Yesterday Jon-Daniel and I went for a long walk on the beach.  The water was freezing but my feet adjusted to the temperature.  It was great feeling the sand between my toes.  Families were playing in the sand – very few people were brave enough to swim.  There were quite a few surfers braving the cold water.  The sky was clear and for the first time in many, many months I felt totally relaxed.

I thought back to Vic’s birth!  I remembered a beautiful baby girl born with a mob of black hair.  I remembered the rush of love that I experienced when I first saw her.  I fell in love with Vic the second I lay eyes on her.  When she curled her perfect little fingers around mine I was lost in the wonder of her perfection.

Vic was born 3 weeks early.  She weighed in at 5.6 lbs. (2.54kgs).  She was tiny but perfect!  From the first breath that she took she ruled my life.  Her first little outfit was a baby-pink jersey that a cousin knitted for her.  Her clothes were doll-sized.

My Mom bathed her for the first month of her life.  I was too scared!  At 6 weeks Vic had one feed a night only…. She was born an angel.  Vic had her first known fracture at 6 weeks… She started walking at 18 months; Vic built her first puzzle before she could crawl.

I remembered her gurgling and laughing.  The minute she opened her eyes she would have this huge smile on her face.  Her smile reached her eyes even then….

Vic never stopped smiling.  She was a ray of sunshine.  She never complained.

When I think of the cards the poor little poppet was dealt I realize more than ever what an incredibly strong person she was.

We were driving back from the first athletic meeting when she was in Grade 1.

“Mommy I want to ask you something” Vic said

“You know you can ask my anything you want…” I replied very upbeat.  I had won the parents race and felt pretty good about myself.

“I know what you are going to say …” Vic said

I looked into the rearview mirror and saw silent tears running down her little cheeks.

“What’s wrong Angel?” I asked

“Mommy, why can’t I run like the other children?” she replied.

Vic was diagnosed with Osteogenesis Imperfecta at 18 months.

I was in total denial that there was anything wrong with my perfect child.  My Dad was the only one who was brave enough to continuously tell me that there was something with Vic.  The sclera of her eyes was blue and she fractured easily.

The grandparents conspired with Tienie (her father) and took her to the Freestate University.  A professor assessed Vic and diagnosed Osteogenesis Imperfecta.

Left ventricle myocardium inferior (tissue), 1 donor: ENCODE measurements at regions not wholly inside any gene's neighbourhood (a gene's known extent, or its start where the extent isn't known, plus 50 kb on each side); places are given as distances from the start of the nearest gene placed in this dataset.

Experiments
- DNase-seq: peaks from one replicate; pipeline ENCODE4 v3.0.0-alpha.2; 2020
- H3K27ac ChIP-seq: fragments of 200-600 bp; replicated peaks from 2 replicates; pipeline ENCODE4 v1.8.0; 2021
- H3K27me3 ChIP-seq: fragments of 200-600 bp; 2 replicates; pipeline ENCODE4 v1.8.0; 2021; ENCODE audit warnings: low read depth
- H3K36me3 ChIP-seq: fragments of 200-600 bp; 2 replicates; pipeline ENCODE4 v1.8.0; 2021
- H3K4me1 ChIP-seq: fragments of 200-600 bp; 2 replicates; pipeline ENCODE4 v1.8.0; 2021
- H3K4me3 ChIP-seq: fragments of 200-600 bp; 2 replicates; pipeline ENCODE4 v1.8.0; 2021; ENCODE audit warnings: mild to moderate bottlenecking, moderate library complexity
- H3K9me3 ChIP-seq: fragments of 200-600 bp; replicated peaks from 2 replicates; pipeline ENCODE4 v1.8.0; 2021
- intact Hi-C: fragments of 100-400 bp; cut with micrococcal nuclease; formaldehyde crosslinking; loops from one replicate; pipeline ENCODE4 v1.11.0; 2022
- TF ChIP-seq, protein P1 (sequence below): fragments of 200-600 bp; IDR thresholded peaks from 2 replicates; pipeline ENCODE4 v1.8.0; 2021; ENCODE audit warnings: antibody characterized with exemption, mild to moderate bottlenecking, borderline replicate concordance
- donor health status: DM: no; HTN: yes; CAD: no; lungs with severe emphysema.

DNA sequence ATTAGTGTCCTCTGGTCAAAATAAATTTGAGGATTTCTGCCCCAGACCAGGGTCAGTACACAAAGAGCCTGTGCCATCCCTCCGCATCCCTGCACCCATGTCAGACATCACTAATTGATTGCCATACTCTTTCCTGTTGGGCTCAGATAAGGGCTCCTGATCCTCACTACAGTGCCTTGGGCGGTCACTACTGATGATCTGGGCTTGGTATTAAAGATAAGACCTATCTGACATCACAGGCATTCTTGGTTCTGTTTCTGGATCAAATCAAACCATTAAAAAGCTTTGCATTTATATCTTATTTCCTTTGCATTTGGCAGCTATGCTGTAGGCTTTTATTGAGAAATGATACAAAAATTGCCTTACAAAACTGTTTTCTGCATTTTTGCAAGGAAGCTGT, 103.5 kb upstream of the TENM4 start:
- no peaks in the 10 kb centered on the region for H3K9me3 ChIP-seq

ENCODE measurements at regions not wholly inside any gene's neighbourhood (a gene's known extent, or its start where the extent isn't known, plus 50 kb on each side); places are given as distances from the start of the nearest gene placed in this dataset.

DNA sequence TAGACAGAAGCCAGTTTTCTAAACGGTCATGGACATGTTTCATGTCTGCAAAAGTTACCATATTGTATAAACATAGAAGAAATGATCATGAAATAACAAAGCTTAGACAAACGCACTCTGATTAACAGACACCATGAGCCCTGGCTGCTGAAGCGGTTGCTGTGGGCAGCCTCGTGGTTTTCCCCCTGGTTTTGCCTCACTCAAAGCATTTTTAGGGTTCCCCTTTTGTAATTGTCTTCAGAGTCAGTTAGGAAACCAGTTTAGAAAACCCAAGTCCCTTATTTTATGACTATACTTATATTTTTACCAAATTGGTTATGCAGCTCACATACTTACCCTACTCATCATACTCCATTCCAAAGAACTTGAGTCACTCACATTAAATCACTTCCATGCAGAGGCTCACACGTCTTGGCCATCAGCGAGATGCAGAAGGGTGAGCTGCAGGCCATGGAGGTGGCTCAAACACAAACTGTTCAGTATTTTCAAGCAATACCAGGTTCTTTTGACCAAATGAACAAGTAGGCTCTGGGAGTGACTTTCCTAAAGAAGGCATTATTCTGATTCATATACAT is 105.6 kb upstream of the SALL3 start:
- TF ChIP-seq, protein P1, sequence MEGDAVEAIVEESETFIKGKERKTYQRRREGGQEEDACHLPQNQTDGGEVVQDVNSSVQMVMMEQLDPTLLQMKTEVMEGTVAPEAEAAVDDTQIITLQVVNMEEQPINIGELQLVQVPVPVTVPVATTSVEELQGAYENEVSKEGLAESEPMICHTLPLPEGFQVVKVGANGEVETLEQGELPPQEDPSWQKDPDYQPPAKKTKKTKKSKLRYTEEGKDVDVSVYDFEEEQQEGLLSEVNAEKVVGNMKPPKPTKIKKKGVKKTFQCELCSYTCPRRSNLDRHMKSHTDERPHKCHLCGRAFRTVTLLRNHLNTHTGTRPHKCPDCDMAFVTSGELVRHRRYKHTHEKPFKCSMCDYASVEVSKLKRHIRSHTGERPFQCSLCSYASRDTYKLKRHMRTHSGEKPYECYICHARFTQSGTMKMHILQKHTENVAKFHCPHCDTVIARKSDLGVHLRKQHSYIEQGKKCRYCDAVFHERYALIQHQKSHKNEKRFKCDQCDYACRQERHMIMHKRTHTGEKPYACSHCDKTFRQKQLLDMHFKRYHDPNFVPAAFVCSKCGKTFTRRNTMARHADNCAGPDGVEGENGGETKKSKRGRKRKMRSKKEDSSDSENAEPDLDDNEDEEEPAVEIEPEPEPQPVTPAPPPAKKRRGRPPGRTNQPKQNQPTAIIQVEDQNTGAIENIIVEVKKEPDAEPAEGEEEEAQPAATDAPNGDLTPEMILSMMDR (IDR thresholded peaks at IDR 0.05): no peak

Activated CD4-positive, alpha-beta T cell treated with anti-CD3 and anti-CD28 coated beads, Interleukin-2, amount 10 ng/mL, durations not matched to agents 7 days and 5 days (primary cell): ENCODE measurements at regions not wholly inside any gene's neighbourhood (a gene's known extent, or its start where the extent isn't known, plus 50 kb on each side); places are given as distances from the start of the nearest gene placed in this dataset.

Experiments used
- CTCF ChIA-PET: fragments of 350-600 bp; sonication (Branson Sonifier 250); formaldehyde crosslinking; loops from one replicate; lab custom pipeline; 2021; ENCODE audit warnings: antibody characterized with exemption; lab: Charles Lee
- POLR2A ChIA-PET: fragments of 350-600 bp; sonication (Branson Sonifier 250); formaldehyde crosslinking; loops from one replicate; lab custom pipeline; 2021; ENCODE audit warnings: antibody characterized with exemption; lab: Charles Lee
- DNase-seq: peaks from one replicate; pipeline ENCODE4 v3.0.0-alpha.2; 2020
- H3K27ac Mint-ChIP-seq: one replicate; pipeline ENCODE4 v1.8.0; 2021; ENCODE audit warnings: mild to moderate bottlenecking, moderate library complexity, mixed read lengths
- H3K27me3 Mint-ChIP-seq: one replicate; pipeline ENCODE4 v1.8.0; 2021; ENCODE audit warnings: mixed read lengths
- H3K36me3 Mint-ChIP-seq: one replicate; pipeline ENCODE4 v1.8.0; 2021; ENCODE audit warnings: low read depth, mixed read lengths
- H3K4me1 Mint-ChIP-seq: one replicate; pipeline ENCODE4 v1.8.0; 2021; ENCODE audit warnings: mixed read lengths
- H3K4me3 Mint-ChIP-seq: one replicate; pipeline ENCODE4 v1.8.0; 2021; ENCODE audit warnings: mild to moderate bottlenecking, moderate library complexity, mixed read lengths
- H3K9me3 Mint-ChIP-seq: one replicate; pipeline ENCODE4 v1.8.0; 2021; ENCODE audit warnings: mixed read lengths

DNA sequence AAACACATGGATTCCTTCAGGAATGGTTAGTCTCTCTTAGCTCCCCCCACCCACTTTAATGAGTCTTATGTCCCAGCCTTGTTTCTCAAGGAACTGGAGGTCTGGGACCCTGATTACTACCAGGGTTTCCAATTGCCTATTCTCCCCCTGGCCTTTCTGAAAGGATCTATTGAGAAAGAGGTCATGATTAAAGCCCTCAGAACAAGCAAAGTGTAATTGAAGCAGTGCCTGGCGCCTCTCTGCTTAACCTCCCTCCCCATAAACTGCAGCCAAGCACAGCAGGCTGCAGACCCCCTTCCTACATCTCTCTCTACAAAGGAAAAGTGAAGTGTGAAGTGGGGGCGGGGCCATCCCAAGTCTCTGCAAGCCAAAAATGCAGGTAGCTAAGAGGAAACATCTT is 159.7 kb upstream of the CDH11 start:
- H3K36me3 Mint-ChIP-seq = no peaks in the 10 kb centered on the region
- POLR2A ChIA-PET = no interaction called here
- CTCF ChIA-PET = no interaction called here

The family decided that Tienie had to break the news to me.  I went mad with fear.  OI is a very rare disease and in the pre-world wide web days, a library was the only source of information.   I went from doctor to doctor begging for a cure or even a hint of hope that there was a cure in sight.  The doctors told me I should wrap Vic in cotton wool and wait for her to die

Whilst all of this was happening Vic kept fracturing bones.  She would bump her little sandal against the step and fracture her tibia.  Whilst in Plaster-of-Paris she would re-fracture in the Plaster–of-Paris…  We were treated like child-abusers at hospital emergency rooms and our neighbours reported us to Child Welfare.

Every living moment I would talk to Vic about how special she was; how frail her little bones were and how careful she must be.

When Vic was 3 years old a colleague mentioned a homeopath that worked miracles with rare and untreatable disorders…  a Professor Majorkenis.  I immediately made an appointment to see him.  He practiced in Johannesburg, and as a small town girl I was petrified.  Johannesburg was Sodom and Gomorrah!

The Professor was of Greek descent.  He was of a short stature and spoke heavily accented English.  His brown eyes were wrinkled, warm and gentle.  His handshake was firm and reassuring.

He spent a long time examining her, measuring her electronic fields and all sorts of weird and foreign tests.

He made no commitment.  He merely told me that he was on-route to Europe for an International Homeopathic Association conference and would discuss it with his fellow doctors there.  (He was President of the International   Homeopathic Association.)

I received a phone call from France a week later.  It was the professor!  The connection was poor and with his heavy accent I managed to hear that he was prepared to do experimental treatment and wanted to start in two weeks!

Without any discussion with anyone I resigned my job, phoned a colleague who has relocated to Johannesburg a couple of months earlier and asked him whether he knew of any vacancies in the glass industry and went home to break the news to my husband and parents!